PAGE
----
Assam

Dwijing Festival – An Ultimate Guide


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Live the river”. – is the motto of  The Dwijing Festival. Like first two years, this year the third edition of 12 days cultural Fest held at the Bodoland Area Territory District (BATD). “Dwi ” means river and “Jing” means the bank of the river is rightly named of this festival as it is conducted at the Bank of Aie river behind the Hagrama Bridge to celebrate the cultural activities of Bodoland. Dwijing Festival is such an annual event that gives travel junkies to explore the traditional indigenous community culture of North East India in its true form.

 

The Aie river (Aie means mother) is flowing from Bhutan through the Chirang and Bongaigaon districts of Assam and meets in the river Brahmaputra. The festival will attract you to its vibrant, colourful programs with the assurance of taking you to a different world, where you can be the spectator of the art installations, or different activities can lure you towards the culture more and more.

Dwijing festival entry

I was fortunate to get the invitation from Bodoland Tourism to be a part of Bodoland Ambassadors and celebrate the third edition of the Fest. I spent 7 days learning about Bodo people and glimpse their lifestyle and culture practices.

 

Brief about Dwijing Festival

Bodoland, which is predominantly inhabited by the indigenous Bodo people, is an autonomous territory spreading over the extreme north part in Assam by the foothills of Bhutan and Arunachal Pradesh. Assam is blessed to grow with many rivers and Bodoland is one of the places which is growing on the bank of Brahmaputra , Barak and Aie river.

To promote river tourism and to provide a livelihood opportunity for local people this festival was initiated by Bodoland Territorial Council (BTC). Started in 2016-17 with the name of “Aie river winter festival’ later changed its name to “DWIJING festival” to showcase the river “Aie” and its importance in front of the world.

 

“Festivals promote diversity, they bring neighbours into dialogue, they increase creativity, they offer opportunities for civic pride, they improve our general psychological well-being. In short, they make cities better places to live.” David Binder

 

Things to do at the Dwijing Festival

If you are an adventure junkie or an avid photographer or a foodie or a person who loves to exchange cultures, this is just for you.

 

Watch Cultural Performances

The Musical shows and cultural performances are the attractions of this festival. From different states and different tribal communities are performing each day while sharing the stage with International and National celebrities. This year celeb like Himesh Reshmiya , Malaika Arora , Bhumi Trivedi , Kailash Khair were performing at this festival. The bright folk dances, the fashion shows, song performances were just incredible to watch.

 

 

A Foodie’s Paradise

Dwijing festival is a great place to cherish and enjoy local cuisines and traditional local fresh drink and foods. Being a bong I relished the variety of fresh homemade fish curries, fish gravies and sticky rice.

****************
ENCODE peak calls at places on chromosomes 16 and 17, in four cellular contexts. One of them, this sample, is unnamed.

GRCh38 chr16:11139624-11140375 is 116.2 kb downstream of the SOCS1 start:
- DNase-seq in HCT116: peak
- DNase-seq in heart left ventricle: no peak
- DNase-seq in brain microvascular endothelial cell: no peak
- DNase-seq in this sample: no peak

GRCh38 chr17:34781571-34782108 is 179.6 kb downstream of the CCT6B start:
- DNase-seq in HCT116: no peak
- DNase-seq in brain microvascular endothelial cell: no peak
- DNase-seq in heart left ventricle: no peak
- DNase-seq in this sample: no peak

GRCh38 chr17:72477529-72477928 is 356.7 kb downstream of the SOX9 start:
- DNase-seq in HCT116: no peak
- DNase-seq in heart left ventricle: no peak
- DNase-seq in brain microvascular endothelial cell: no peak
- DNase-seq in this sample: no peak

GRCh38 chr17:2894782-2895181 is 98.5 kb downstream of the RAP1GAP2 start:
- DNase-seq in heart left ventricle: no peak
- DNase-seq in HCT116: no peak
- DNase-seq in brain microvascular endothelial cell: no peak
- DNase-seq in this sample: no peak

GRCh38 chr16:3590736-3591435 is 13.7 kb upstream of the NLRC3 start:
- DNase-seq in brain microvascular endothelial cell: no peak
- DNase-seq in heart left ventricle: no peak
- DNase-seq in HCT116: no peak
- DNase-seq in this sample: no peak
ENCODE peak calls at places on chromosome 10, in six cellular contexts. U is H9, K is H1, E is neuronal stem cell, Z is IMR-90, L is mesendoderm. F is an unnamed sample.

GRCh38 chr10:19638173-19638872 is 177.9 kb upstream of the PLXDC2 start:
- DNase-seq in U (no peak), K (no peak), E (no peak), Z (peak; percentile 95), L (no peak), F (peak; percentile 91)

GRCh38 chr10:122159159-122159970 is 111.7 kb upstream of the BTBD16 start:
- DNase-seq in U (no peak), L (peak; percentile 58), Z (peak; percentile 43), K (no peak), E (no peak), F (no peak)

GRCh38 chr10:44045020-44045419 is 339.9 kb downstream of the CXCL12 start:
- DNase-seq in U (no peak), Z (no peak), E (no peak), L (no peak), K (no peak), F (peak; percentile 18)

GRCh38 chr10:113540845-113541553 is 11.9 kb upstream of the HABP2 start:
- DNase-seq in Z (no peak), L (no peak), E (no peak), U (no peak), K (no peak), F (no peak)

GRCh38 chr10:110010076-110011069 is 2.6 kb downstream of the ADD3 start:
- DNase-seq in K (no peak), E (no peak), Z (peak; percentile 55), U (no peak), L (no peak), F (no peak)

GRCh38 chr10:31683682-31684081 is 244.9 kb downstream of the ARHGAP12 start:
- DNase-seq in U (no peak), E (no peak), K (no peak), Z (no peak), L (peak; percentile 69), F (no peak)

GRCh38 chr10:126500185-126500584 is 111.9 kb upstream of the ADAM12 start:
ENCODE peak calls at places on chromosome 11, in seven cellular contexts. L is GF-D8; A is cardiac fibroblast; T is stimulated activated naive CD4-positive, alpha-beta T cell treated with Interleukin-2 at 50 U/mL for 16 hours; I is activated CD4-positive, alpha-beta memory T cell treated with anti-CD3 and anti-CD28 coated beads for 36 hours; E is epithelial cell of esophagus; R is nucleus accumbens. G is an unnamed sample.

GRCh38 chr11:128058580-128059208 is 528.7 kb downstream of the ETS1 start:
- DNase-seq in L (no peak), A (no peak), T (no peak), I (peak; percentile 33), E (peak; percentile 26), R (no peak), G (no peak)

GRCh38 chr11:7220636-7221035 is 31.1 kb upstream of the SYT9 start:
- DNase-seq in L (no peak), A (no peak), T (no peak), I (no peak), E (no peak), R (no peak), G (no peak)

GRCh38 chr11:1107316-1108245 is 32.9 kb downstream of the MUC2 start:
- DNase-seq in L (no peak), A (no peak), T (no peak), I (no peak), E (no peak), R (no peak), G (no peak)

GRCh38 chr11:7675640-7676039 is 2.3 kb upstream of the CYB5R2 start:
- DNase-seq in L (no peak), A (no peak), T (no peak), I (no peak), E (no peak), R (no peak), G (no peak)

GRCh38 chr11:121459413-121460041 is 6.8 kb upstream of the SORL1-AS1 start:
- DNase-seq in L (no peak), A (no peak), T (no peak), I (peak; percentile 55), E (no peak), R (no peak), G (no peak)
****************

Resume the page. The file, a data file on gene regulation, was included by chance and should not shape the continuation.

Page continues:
I also tried Sobai Jwng Daau Jwng (chicken dish), Lapah (green veggies) , Pitha (Rice cake), Pigeon fry, Onla (curry),zarwo (Silkworm Fry), Snails with Black Lentils, Goja (sweet dish), Ema Datshi (Bhutani cuisine) and many dishes…

Along with food and snacks, give your tastebuds to guzzle a tangy flavour of Rice Beer; the famous liquor of Bodoland.

 

Feel the emotions behind Art Installation

This year 2018-19 Blurred Perimeters was the theme of the art. It has shown both the plurality of cultural creativity along expressive power in the rest of India. The art installation acted as evidence of North East artists and they’re struggling to create an art that is vibrant, innovative, expressive and keeping good pace with trends that are dominant in the country.  These pieces of depicting their pain, agony, life, sorrow and joy.

 

 

Participate in different Activities

Hot air Balloon ride or Chopper ride is an altogether different experience. Also, walk to the Bamboo bridge can definitely a new experience for urban chaos. If you are an adventurous soul, then river rafting can include in your kitty.

 

Buy some Handmade Souvenir

Local handmade unique cloth-like Dokhona is the main attraction. These are traditional wear for Bodo women. Vibrant, colourful kind of Dupatta you must try. Bamboo Beer Mugs, Bamboo basket, Bamboo back clips, bamboo bangles, bamboo decorative products are the must-buy souvenirs.

 

 

Accommodation Options

There are not many accommodation options in Dwijing. If you wish to stay at the fairground tent options are there. Else you can get a different range of Hotels or Homestay at Bongaigaon which is the closest city from fair.

 

Reach Dwijing Festival

Option 1: Fly down to Guwahati Airport, take Bus or Cab to Bongaigaon, which is 180 km from Guwahati.

Option 2: Take a direct train – at Guwahati Station (Assam). Then take a shared cab or bus till Bongaigaon.

My route: Delhi to Guwahati by air and further by private cab. The time taken from Guwahati Airport to Bongaigaon is 180 Km. So, the total duration to reach near the fair location from Delhi is 9-10 hrs.

 

After reaching Cygnet Park Meghna hotel in Bongaigaon with fellow ambassadors, our excitement levels were swelling while seeing Himesh Reshammiya , who was staying at the same hotel.

The next few days we were living our lives like a dream. Early sunrise made us rise early and we were so excited to visit Dwijing , the much-awaited festival. Aie River was flowing beside the fairground which made the location just heavenly beautiful. The whole seem extra vibrant with the spectacular confluence of art installations, food stalls, ethnic shops, activities, hot air balloon, chopper ride and many more.

 

Document or Permit for Dwijing

A valid Passport or any other identity proof is enough to visit the festival. Also, keep some photographs, though Bodo Tourism is not very strict for tourists.

 

Weather at the Festive time

The weather of BTAD  is a little cold during December -January. Day’s temperature is pleasant (Between 16-20 degree), but during the night, sometimes the temperature drops to 2 to 3 degree Celsius, So carry some woollen outfit/jacket for the night and light warm cloth /full sleeves for the day.

 

 

Facts about the Culture, Location and Festival